And Teresa, that graphic sounds really cool! Thanks for the info.

#80 ::: Rob Rusick ::: (view all by) ::: May 24, 2006, 12:03 PM:

Serge: [..]what was the name of Carmine Infantino's chimp detective?

Stu Shiffman: The character was Bobo, Detective Chimp!

He's featured as the lead
in a new series titled Shadowpack!

From a recent interview with Dan Didio in Wizard
regarding the recent Infinite Crisis series:

What has been biggest shocker out of all the shocking events thus far?
Ted Kord’s death, Wonder Woman killing?

I think it’s Detective Chimp leading the Shadowpack (laughs).
I never expected him to rise to the top.
I always figured it would Nightmaster,
but there’s something about a talking monkey that people want to follow.

Monkeys are the top of the comedy pyramid.

Exactly (laughs).

I think the characters on the back bench
may need to played occasionally
for copyright reasons.

The phrase
"he's relaxed, tan, and ready for '08!"
suggested itself.

But the line in the interview,
"there’s something about a talking monkey that people want to follow",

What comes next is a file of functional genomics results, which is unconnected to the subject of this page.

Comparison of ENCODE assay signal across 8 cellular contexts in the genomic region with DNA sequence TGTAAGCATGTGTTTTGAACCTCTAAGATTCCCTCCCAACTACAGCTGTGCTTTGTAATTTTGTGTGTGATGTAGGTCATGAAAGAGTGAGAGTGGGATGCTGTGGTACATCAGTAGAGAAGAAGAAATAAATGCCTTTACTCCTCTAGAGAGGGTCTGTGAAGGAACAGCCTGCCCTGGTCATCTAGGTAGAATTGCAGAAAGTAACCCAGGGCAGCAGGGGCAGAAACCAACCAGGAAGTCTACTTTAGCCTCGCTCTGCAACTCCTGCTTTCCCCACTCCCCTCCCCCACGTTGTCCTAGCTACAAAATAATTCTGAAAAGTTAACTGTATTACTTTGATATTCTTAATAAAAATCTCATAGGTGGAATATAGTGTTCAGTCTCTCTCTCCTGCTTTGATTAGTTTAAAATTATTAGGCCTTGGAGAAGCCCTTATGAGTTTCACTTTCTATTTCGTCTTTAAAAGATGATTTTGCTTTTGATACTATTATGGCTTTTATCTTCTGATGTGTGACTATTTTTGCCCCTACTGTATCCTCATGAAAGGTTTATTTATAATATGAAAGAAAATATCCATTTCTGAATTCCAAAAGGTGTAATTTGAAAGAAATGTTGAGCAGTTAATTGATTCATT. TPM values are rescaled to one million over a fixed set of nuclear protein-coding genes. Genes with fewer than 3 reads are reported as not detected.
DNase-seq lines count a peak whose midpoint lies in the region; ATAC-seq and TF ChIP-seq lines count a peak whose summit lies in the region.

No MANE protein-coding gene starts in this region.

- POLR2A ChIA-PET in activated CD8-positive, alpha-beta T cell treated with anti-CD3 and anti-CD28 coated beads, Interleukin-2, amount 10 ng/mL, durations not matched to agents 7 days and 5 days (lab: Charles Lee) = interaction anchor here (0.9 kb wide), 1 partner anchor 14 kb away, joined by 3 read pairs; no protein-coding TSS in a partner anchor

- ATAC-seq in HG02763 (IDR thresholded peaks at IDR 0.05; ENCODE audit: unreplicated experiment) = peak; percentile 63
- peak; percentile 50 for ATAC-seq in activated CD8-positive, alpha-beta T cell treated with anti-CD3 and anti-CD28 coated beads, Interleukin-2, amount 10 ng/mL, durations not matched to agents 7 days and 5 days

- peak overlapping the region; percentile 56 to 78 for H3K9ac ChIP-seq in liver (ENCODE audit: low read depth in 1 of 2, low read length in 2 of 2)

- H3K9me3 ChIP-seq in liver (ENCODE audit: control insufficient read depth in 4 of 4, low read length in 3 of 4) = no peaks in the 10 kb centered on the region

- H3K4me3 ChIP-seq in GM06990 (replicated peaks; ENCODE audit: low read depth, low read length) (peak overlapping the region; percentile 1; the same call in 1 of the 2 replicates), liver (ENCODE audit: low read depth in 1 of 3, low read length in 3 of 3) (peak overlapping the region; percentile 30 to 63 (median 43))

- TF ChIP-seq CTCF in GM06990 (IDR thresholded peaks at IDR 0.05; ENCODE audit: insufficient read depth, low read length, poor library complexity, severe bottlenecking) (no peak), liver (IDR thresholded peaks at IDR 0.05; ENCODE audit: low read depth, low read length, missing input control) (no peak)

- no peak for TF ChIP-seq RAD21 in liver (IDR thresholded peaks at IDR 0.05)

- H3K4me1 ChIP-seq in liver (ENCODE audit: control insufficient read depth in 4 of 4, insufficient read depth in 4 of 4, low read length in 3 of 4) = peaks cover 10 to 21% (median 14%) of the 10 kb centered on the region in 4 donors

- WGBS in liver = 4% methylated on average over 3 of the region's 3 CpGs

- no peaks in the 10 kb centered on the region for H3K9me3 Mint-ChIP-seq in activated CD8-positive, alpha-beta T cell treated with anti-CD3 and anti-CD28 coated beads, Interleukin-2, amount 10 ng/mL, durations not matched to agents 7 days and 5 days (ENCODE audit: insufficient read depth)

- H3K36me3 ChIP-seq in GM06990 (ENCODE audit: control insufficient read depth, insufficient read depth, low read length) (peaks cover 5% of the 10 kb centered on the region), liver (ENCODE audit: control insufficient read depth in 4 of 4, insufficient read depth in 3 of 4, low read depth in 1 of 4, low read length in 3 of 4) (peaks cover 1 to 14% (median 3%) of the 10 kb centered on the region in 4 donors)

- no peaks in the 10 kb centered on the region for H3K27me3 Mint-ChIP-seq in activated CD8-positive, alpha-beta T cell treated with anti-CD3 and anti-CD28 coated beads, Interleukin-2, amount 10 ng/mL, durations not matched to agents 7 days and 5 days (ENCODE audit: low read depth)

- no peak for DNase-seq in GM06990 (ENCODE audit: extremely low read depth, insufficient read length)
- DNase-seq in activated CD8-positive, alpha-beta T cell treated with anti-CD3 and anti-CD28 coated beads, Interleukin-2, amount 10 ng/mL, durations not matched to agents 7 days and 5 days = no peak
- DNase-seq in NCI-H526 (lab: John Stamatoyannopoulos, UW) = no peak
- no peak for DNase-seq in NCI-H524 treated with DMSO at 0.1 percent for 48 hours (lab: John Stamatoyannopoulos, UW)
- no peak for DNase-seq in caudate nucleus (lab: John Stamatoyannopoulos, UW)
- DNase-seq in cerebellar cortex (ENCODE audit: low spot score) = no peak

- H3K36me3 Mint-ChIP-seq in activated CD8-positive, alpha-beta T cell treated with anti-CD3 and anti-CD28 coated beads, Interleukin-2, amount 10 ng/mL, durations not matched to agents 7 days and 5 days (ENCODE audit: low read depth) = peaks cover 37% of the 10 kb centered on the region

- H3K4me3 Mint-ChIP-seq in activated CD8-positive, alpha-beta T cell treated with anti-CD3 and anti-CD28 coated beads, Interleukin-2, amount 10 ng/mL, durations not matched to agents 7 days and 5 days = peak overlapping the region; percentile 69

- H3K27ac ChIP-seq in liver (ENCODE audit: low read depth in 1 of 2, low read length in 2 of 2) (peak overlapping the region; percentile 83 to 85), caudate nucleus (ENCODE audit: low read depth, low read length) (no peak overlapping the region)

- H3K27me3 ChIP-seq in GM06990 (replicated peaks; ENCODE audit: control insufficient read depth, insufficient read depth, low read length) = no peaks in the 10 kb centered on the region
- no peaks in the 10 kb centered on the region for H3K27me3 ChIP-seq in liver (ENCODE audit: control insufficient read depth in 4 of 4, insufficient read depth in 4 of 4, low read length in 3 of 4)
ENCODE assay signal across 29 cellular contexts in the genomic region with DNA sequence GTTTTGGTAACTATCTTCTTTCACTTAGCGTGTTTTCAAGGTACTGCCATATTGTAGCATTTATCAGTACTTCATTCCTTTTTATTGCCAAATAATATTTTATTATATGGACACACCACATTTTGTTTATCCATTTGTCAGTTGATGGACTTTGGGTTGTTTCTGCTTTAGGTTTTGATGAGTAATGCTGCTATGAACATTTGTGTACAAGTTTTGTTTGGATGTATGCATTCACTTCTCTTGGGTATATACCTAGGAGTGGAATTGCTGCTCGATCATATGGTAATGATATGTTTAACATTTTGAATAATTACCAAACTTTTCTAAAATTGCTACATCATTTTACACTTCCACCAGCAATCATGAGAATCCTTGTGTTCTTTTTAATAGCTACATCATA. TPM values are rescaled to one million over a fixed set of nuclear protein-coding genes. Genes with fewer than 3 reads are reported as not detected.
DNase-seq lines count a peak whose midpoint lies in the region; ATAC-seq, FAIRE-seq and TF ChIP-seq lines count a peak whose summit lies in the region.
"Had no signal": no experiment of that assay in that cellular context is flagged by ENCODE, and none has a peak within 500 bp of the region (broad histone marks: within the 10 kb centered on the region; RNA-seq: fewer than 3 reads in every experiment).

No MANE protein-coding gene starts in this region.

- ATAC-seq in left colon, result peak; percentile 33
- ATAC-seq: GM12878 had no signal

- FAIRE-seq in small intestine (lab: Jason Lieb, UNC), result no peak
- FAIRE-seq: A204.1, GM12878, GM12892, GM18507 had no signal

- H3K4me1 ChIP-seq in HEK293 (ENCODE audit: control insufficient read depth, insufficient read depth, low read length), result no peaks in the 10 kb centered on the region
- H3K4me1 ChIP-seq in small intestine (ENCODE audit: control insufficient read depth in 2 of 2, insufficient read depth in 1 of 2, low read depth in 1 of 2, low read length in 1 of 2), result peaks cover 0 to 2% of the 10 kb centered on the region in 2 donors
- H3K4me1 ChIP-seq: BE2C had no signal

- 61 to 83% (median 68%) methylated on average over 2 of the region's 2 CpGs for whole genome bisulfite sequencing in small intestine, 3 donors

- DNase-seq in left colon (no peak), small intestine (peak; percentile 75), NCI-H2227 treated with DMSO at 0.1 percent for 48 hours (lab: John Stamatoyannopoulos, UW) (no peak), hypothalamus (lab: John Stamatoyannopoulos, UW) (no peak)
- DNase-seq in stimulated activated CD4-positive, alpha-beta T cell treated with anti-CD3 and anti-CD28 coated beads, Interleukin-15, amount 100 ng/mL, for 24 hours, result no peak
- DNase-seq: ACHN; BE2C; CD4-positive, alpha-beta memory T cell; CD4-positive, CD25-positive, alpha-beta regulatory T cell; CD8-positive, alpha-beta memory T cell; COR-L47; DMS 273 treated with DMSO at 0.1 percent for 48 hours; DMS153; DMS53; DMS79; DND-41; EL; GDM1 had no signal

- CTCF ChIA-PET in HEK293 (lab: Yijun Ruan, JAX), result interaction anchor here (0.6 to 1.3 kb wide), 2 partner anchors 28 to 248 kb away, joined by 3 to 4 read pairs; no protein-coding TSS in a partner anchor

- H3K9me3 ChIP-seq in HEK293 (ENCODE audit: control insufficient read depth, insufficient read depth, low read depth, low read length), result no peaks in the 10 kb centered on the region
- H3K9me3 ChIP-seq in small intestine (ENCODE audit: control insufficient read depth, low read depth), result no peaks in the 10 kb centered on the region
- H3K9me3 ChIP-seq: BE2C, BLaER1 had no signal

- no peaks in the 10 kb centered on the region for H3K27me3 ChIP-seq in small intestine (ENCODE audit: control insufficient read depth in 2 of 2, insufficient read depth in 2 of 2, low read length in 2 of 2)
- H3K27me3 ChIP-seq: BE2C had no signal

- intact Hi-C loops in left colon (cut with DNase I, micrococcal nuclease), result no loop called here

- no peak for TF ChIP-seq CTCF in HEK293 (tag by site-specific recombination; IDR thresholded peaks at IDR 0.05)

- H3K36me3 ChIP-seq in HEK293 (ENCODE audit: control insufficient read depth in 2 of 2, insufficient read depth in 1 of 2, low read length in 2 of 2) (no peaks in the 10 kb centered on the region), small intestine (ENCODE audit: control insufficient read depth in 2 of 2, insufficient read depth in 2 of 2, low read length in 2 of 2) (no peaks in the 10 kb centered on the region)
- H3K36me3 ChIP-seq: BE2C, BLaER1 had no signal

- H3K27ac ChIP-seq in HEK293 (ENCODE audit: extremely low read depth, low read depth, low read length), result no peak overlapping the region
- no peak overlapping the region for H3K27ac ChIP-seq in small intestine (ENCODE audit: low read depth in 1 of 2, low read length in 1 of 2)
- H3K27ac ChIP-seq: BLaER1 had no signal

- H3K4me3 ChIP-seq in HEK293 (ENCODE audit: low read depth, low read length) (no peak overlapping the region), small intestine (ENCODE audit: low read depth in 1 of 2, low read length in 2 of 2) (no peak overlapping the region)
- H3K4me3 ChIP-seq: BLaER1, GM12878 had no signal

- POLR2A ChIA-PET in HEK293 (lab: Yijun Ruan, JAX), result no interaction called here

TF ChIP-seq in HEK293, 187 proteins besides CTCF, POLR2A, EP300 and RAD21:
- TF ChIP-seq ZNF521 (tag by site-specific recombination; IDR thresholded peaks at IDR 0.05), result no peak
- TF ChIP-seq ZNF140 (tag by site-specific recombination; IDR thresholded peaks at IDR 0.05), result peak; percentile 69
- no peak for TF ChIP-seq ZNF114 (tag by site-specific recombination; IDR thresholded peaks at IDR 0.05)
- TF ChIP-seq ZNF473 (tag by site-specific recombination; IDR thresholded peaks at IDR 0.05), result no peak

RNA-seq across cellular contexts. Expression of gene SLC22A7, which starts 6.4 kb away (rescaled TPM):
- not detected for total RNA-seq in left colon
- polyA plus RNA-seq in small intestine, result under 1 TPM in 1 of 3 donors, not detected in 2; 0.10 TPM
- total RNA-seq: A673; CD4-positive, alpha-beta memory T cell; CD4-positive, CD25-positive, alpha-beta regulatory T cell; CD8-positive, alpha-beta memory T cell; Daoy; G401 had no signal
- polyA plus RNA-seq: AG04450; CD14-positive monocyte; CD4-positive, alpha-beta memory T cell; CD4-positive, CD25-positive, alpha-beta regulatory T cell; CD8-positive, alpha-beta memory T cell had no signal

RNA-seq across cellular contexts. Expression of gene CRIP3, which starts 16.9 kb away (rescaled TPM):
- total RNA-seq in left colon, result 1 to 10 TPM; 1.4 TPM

seemed suggestive too.

#81 ::: Serge ::: (view all by) ::: May 24, 2006, 12:38 PM:

Shadowpack, Rob? Duly noted.

By the way, if I may have a geeky bragging moment... I still have the complete run of Marvel's black&white Planet of the Apes. From Quebec City during my college days, to my getting married in Toronto, to moving to California and then to New Mexico, it's still with me.

#82 ::: pedantic peasant ::: (view all by) ::: May 24, 2006, 01:04 PM:

Serge:

I believe its Shadowpact, actually, with a "T". A lot of DC's second-string magical heroes (which is almost redundant). It's just started.

If you're interested, you can peek here

#83 ::: Stefan Jones ::: (view all by) ::: May 24, 2006, 01:08 PM:

I'm reading a monograph on Chris Ware right now, with a big magnifying glass in hand so I can actually make sense of the images in the baby's-fingernail sized panels.

(Once sequence of these, in Jimmy Corrigan, details a genelogical sequence that reveals a flabbergasting family secret.)

#84 ::: Serge ::: (view all by) ::: May 24, 2006, 01:09 PM:

Thanks, pedantic peasant... I notice that the covers show women with what Kathryn Cramer (?) calls improbable breasts.

#85 ::: Stefan Jones ::: (view all by) ::: May 24, 2006, 01:10 PM:

"I'm wondering whether the gorillas sodomize the dinosaurs, or if it's the other way around."

Well, the gorillas have hands, but . . .

Ummmmmmm, let's not go there.

John Barnes, I think, wrote a disturbing little short story that began with some interspecies same-sex 69. On a spaceship, not in Zero-G as I recall.

#86 ::: pedantic peasant ::: (view all by) ::: May 24, 2006, 01:39 PM:

Serge:

Yes indeedy. Practically inescapable in the funny-tights books.

They just finished a mini-series, wasn't bad.